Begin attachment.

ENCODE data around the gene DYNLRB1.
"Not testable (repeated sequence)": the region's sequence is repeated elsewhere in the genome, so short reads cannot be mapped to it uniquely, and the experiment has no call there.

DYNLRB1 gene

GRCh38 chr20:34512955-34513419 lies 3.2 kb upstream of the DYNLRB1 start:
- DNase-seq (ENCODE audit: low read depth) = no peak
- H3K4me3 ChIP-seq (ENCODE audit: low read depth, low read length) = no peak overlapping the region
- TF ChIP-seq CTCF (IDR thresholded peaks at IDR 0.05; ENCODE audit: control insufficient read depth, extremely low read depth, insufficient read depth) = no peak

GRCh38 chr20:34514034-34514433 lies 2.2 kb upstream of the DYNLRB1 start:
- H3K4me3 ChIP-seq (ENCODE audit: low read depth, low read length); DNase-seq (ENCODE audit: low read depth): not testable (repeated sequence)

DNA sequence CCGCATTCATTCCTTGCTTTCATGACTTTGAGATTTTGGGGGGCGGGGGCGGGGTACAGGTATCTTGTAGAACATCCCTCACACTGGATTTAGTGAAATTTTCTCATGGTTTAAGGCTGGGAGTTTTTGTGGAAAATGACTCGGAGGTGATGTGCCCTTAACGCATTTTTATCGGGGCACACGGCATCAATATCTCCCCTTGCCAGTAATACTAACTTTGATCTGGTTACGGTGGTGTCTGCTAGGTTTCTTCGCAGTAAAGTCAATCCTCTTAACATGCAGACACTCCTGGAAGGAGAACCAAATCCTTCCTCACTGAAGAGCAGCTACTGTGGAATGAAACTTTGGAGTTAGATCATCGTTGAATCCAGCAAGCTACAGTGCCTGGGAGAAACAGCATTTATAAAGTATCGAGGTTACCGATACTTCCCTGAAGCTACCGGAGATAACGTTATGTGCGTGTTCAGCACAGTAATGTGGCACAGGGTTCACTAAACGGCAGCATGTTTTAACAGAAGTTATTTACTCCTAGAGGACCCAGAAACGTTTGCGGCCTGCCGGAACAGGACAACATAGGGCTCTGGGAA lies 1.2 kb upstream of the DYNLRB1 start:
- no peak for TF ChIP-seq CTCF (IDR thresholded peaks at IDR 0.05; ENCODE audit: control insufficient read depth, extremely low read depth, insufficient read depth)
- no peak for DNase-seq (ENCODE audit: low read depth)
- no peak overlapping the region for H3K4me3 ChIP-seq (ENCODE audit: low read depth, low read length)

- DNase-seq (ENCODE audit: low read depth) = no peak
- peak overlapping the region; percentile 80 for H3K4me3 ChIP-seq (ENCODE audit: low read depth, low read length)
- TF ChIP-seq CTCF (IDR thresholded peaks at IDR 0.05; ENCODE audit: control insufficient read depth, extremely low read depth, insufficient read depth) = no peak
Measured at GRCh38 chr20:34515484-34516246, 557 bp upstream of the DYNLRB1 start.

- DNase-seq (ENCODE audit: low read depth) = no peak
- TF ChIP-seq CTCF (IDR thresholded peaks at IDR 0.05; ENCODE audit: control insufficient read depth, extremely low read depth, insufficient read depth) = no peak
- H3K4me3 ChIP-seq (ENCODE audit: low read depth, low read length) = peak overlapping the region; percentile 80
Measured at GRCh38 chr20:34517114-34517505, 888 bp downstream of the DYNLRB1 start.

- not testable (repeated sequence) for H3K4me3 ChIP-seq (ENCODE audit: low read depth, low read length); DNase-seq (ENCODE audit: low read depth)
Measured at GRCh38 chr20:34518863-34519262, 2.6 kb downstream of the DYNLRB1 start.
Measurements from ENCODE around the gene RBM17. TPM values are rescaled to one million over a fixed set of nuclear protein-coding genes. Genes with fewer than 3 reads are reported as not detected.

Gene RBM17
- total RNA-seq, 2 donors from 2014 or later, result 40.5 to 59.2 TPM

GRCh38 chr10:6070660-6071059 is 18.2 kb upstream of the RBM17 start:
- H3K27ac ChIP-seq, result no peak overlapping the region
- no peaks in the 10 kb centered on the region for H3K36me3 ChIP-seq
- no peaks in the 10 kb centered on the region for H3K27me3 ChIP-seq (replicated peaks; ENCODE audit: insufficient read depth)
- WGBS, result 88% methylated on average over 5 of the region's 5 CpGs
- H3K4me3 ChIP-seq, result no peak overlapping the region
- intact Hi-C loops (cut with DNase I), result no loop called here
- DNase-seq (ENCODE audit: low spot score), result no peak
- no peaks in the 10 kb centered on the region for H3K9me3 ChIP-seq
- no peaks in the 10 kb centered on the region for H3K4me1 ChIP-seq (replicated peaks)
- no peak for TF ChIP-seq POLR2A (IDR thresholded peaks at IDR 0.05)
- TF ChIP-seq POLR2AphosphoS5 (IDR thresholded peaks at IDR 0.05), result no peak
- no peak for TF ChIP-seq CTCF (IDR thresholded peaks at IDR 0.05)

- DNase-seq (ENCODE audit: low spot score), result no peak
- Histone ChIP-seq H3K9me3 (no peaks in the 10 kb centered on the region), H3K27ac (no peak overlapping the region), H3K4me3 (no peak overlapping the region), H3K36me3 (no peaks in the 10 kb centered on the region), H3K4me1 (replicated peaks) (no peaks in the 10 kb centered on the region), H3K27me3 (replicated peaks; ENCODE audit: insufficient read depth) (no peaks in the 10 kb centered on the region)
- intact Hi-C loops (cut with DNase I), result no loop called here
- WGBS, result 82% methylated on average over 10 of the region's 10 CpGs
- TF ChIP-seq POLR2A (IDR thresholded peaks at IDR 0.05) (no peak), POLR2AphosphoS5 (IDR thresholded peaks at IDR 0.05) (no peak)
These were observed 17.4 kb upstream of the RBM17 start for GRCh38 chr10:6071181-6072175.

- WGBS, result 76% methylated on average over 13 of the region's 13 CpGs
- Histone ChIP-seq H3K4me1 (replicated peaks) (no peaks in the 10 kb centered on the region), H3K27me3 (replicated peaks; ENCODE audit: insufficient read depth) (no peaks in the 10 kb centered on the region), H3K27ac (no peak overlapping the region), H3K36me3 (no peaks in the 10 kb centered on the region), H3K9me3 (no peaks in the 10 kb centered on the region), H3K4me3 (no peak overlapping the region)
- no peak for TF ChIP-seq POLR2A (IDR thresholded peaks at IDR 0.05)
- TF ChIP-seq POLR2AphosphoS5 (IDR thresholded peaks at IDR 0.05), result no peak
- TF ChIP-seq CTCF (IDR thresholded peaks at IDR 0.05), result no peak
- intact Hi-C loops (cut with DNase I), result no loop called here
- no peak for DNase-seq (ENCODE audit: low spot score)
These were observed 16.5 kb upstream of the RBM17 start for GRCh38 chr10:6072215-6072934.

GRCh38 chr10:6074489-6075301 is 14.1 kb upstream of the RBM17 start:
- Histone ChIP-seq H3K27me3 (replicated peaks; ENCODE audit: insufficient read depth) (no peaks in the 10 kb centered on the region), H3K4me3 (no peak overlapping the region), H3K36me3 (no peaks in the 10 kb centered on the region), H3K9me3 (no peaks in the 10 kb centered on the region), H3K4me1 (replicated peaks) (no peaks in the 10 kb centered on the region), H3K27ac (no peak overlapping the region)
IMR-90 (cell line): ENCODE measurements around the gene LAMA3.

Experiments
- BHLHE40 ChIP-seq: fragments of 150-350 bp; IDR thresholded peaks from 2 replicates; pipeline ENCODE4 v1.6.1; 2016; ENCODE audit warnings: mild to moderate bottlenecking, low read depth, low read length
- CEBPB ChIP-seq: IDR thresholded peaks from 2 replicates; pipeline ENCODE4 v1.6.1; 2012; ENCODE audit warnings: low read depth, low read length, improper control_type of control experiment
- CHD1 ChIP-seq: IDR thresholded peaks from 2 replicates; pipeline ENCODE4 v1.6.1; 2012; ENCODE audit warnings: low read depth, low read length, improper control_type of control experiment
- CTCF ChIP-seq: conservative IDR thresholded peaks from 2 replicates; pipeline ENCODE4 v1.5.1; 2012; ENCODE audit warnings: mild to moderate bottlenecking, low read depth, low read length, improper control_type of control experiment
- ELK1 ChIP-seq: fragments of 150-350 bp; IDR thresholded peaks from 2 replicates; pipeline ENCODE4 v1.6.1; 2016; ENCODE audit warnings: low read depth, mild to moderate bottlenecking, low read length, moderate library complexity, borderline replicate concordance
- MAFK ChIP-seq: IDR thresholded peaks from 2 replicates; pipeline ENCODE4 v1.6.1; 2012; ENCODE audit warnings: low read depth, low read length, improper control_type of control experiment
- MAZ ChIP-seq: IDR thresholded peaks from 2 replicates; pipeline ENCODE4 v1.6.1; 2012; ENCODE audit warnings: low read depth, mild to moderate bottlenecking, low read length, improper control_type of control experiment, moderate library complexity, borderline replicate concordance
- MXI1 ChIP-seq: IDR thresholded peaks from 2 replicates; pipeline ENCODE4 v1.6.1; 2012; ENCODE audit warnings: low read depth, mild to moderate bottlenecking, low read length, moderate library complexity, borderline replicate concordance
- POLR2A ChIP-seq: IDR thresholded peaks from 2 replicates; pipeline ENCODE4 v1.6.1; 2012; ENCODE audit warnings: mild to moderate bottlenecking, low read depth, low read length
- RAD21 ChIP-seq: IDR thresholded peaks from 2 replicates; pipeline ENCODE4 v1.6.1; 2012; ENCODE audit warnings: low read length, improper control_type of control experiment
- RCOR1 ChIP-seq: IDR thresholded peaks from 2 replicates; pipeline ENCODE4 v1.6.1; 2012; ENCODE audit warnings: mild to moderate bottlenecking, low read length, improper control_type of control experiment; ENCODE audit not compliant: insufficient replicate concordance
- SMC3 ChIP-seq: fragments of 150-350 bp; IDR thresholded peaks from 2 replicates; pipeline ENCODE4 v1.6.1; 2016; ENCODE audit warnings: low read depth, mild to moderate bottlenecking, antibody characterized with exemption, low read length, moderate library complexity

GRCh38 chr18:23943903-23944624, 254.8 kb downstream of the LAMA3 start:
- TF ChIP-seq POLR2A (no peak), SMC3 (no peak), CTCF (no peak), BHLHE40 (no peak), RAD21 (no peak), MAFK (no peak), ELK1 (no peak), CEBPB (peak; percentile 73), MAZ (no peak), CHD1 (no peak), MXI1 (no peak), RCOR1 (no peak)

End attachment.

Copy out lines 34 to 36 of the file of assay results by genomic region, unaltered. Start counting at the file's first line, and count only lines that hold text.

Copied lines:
- DNase-seq (ENCODE audit: low spot score), result no peak
- no peaks in the 10 kb centered on the region for H3K9me3 ChIP-seq
- no peaks in the 10 kb centered on the region for H3K4me1 ChIP-seq (replicated peaks)